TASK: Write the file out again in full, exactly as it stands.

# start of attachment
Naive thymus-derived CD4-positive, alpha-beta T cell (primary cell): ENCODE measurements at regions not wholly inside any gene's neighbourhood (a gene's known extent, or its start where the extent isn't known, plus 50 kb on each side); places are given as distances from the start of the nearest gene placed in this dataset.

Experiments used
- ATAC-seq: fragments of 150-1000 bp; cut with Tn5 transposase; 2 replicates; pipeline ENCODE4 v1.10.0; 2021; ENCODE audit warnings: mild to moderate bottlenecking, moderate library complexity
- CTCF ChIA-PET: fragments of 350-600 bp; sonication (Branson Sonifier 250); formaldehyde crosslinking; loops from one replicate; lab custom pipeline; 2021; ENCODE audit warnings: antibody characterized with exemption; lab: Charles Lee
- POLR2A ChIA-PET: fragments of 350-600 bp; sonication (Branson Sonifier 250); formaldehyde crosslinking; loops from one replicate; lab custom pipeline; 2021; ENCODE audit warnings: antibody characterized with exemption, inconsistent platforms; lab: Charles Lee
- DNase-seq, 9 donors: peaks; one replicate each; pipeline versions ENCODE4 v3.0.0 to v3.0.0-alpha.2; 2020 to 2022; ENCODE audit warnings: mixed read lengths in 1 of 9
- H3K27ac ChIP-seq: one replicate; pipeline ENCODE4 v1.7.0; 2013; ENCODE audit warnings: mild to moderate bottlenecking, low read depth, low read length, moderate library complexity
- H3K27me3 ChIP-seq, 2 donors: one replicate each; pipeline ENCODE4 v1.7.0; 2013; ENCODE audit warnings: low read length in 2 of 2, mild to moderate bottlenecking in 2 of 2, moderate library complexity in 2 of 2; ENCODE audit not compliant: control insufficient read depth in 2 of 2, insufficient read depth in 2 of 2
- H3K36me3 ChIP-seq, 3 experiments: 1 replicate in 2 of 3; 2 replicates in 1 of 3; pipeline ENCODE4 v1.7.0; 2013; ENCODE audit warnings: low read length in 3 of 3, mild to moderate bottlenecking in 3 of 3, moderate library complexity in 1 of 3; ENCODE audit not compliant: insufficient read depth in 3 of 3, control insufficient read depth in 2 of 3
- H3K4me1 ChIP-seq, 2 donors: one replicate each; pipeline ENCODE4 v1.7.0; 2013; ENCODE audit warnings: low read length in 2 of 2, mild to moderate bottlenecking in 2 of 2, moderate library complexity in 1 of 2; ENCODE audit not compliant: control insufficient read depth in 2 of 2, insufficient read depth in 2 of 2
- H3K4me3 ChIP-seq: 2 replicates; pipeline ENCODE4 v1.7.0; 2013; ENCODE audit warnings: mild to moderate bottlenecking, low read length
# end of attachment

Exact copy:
Naive thymus-derived CD4-positive, alpha-beta T cell (primary cell): ENCODE measurements at regions not wholly inside any gene's neighbourhood (a gene's known extent, or its start where the extent isn't known, plus 50 kb on each side); places are given as distances from the start of the nearest gene placed in this dataset.

Experiments used
- ATAC-seq: fragments of 150-1000 bp; cut with Tn5 transposase; 2 replicates; pipeline ENCODE4 v1.10.0; 2021; ENCODE audit warnings: mild to moderate bottlenecking, moderate library complexity
- CTCF ChIA-PET: fragments of 350-600 bp; sonication (Branson Sonifier 250); formaldehyde crosslinking; loops from one replicate; lab custom pipeline; 2021; ENCODE audit warnings: antibody characterized with exemption; lab: Charles Lee
- POLR2A ChIA-PET: fragments of 350-600 bp; sonication (Branson Sonifier 250); formaldehyde crosslinking; loops from one replicate; lab custom pipeline; 2021; ENCODE audit warnings: antibody characterized with exemption, inconsistent platforms; lab: Charles Lee
- DNase-seq, 9 donors: peaks; one replicate each; pipeline versions ENCODE4 v3.0.0 to v3.0.0-alpha.2; 2020 to 2022; ENCODE audit warnings: mixed read lengths in 1 of 9
- H3K27ac ChIP-seq: one replicate; pipeline ENCODE4 v1.7.0; 2013; ENCODE audit warnings: mild to moderate bottlenecking, low read depth, low read length, moderate library complexity
- H3K27me3 ChIP-seq, 2 donors: one replicate each; pipeline ENCODE4 v1.7.0; 2013; ENCODE audit warnings: low read length in 2 of 2, mild to moderate bottlenecking in 2 of 2, moderate library complexity in 2 of 2; ENCODE audit not compliant: control insufficient read depth in 2 of 2, insufficient read depth in 2 of 2
- H3K36me3 ChIP-seq, 3 experiments: 1 replicate in 2 of 3; 2 replicates in 1 of 3; pipeline ENCODE4 v1.7.0; 2013; ENCODE audit warnings: low read length in 3 of 3, mild to moderate bottlenecking in 3 of 3, moderate library complexity in 1 of 3; ENCODE audit not compliant: insufficient read depth in 3 of 3, control insufficient read depth in 2 of 3
- H3K4me1 ChIP-seq, 2 donors: one replicate each; pipeline ENCODE4 v1.7.0; 2013; ENCODE audit warnings: low read length in 2 of 2, mild to moderate bottlenecking in 2 of 2, moderate library complexity in 1 of 2; ENCODE audit not compliant: control insufficient read depth in 2 of 2, insufficient read depth in 2 of 2
- H3K4me3 ChIP-seq: 2 replicates; pipeline ENCODE4 v1.7.0; 2013; ENCODE audit warnings: mild to moderate bottlenecking, low read length